PLEASE REVISE & UPDATE
NEED CONCLUSION – BETTER STRUCTURER
Equity in any organization can be related to public problems. Equity is equal distribution and due process for all involved. It could be in the form of pay, benefits, and the work that is distributed among employees. The term equity can be defined differently across cultures. What one culture defines as equity may not be the same definition for another culture. Equity is a value concept that functions as a standard for evaluation; on the other, it refers to an actual state of values distribution (including interests, opportunities and rights) that inevitably involves the contradiction between freedom and equality and between formal and substantive equity (Junfeng, 2012).
Equity has both a direct and indirect relationship to public problems. Directly, it can be in the form of individuals in an organization who go on strike. If teachers go on strike at the beginning of the school year, this delays the start of school, which in turn impacts the families and potentially the parents work they get done at their job, and puts the end of the school year at a later date. It impacts the education of a child to move up in grades if the strike lasts for a while; holding kids back.
When analyzing public policy, it would be important to think about the “what if’s”. Developing a contingency plan to address the “what if’s” in policy would allow for an organized plan to address public problems. In the case of teachers going on strike, an agreement with other local school districts to educate the children during the strike could be made. This would have less of an impact on families and children.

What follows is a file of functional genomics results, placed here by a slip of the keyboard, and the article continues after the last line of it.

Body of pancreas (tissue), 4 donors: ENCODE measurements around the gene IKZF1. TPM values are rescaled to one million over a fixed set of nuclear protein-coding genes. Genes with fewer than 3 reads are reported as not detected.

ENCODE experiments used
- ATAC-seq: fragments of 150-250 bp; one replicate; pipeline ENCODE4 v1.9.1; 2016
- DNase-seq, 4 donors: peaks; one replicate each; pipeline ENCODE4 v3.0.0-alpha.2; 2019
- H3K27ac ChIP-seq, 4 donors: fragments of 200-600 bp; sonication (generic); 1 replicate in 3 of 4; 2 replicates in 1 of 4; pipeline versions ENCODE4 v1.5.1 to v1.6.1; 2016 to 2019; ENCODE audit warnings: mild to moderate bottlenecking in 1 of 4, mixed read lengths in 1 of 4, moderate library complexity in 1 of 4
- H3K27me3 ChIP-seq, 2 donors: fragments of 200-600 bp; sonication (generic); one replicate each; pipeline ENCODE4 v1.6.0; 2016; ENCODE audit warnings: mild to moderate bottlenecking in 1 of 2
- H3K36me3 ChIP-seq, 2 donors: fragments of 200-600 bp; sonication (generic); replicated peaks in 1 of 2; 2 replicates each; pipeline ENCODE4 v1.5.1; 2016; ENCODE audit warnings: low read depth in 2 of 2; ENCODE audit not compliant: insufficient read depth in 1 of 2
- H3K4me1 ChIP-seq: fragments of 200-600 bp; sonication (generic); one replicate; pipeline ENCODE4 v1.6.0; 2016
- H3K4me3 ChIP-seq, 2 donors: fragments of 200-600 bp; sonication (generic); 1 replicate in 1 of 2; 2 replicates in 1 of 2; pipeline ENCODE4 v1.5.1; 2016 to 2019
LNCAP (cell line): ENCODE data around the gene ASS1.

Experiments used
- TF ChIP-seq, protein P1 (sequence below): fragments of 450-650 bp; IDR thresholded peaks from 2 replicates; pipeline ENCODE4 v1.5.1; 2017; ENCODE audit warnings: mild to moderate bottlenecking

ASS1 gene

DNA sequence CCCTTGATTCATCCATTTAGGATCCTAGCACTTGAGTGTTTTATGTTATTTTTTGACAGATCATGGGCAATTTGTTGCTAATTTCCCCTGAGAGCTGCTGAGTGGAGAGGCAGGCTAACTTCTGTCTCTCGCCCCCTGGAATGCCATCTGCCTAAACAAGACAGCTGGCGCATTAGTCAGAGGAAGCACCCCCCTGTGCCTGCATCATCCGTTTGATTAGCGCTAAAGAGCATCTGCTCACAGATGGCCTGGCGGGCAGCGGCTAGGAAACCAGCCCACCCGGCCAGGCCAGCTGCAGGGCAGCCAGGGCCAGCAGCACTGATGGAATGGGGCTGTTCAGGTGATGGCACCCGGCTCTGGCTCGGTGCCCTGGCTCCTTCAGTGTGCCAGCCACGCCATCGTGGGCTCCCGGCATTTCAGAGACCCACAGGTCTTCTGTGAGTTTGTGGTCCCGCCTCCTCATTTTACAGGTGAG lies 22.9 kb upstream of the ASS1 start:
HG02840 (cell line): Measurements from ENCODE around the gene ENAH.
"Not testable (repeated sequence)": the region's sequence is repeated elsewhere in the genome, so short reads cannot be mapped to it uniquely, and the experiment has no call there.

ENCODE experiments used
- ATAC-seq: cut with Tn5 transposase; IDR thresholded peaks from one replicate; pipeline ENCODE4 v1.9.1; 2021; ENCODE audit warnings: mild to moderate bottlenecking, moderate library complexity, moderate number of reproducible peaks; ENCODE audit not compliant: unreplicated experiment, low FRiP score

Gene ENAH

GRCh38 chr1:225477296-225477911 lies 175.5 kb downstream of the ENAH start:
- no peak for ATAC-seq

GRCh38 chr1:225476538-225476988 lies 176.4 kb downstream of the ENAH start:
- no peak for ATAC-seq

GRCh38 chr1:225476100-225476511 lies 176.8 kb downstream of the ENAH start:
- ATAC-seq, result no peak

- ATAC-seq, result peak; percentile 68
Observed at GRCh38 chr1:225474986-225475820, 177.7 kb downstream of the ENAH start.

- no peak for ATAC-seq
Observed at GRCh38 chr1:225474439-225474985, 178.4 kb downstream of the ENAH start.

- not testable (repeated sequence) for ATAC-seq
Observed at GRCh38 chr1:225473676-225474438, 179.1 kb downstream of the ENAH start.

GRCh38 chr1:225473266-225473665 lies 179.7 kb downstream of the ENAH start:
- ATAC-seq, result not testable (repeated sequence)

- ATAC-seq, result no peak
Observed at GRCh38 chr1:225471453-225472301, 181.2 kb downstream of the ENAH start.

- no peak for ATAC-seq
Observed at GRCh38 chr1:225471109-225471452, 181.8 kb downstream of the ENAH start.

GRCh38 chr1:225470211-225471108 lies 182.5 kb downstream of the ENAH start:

Equity can also be indirect to public problems. Individual workers within an organization may not find the work or decisions made are equitable. This could lead to an employee calling in sick or low morale. It could lead to lack of support from the community, the contributions it receives, and the overall support the agency receives. Equity affects the image of the organization. If the image of the organization is that it is inequitably managed, this could lead to organizational failures.
Ensuring equity within an organization requires good analysis of policies. It is important to ensure the processes established in policy are equitable. Who determines if policies are equitable? Not just one person should determine this but rather a diverse group of individuals should be involved. An equitable policy is one for which effects (e.g., units of service or monetary benefits) or efforts (e.g., monetary costs) are fairly or justly distributed (Dunn, 2012).